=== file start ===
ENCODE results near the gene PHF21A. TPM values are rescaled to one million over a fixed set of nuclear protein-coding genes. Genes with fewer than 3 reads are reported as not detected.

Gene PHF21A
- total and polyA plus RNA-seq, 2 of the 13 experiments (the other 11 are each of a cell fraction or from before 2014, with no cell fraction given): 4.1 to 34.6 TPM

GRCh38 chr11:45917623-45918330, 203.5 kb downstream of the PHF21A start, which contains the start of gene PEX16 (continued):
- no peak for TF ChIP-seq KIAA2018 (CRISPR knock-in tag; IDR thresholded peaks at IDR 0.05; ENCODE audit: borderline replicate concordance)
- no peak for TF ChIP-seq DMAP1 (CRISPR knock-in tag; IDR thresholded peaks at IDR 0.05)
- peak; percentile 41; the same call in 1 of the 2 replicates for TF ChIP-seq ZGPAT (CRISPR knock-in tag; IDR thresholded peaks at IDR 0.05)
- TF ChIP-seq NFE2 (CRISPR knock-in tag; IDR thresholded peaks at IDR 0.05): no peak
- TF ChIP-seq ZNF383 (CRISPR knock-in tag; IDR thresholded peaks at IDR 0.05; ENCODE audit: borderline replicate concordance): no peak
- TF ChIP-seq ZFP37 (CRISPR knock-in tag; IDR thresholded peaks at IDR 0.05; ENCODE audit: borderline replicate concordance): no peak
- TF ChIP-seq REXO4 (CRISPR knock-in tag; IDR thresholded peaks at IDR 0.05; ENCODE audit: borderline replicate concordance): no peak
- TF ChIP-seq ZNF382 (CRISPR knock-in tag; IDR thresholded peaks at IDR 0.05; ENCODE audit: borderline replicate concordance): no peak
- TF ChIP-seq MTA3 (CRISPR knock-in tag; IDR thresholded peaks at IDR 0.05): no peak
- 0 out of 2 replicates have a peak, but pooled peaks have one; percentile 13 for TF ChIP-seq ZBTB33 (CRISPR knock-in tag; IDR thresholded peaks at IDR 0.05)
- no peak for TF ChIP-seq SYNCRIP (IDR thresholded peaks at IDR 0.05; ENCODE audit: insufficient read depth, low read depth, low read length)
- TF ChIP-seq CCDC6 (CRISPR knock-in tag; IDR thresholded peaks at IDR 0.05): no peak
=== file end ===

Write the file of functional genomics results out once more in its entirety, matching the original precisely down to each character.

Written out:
ENCODE results near the gene PHF21A. TPM values are rescaled to one million over a fixed set of nuclear protein-coding genes. Genes with fewer than 3 reads are reported as not detected.

Gene PHF21A
- total and polyA plus RNA-seq, 2 of the 13 experiments (the other 11 are each of a cell fraction or from before 2014, with no cell fraction given): 4.1 to 34.6 TPM

GRCh38 chr11:45917623-45918330, 203.5 kb downstream of the PHF21A start, which contains the start of gene PEX16 (continued):
- no peak for TF ChIP-seq KIAA2018 (CRISPR knock-in tag; IDR thresholded peaks at IDR 0.05; ENCODE audit: borderline replicate concordance)
- no peak for TF ChIP-seq DMAP1 (CRISPR knock-in tag; IDR thresholded peaks at IDR 0.05)
- peak; percentile 41; the same call in 1 of the 2 replicates for TF ChIP-seq ZGPAT (CRISPR knock-in tag; IDR thresholded peaks at IDR 0.05)
- TF ChIP-seq NFE2 (CRISPR knock-in tag; IDR thresholded peaks at IDR 0.05): no peak
- TF ChIP-seq ZNF383 (CRISPR knock-in tag; IDR thresholded peaks at IDR 0.05; ENCODE audit: borderline replicate concordance): no peak
- TF ChIP-seq ZFP37 (CRISPR knock-in tag; IDR thresholded peaks at IDR 0.05; ENCODE audit: borderline replicate concordance): no peak
- TF ChIP-seq REXO4 (CRISPR knock-in tag; IDR thresholded peaks at IDR 0.05; ENCODE audit: borderline replicate concordance): no peak
- TF ChIP-seq ZNF382 (CRISPR knock-in tag; IDR thresholded peaks at IDR 0.05; ENCODE audit: borderline replicate concordance): no peak
- TF ChIP-seq MTA3 (CRISPR knock-in tag; IDR thresholded peaks at IDR 0.05): no peak
- 0 out of 2 replicates have a peak, but pooled peaks have one; percentile 13 for TF ChIP-seq ZBTB33 (CRISPR knock-in tag; IDR thresholded peaks at IDR 0.05)
- no peak for TF ChIP-seq SYNCRIP (IDR thresholded peaks at IDR 0.05; ENCODE audit: insufficient read depth, low read depth, low read length)
- TF ChIP-seq CCDC6 (CRISPR knock-in tag; IDR thresholded peaks at IDR 0.05): no peak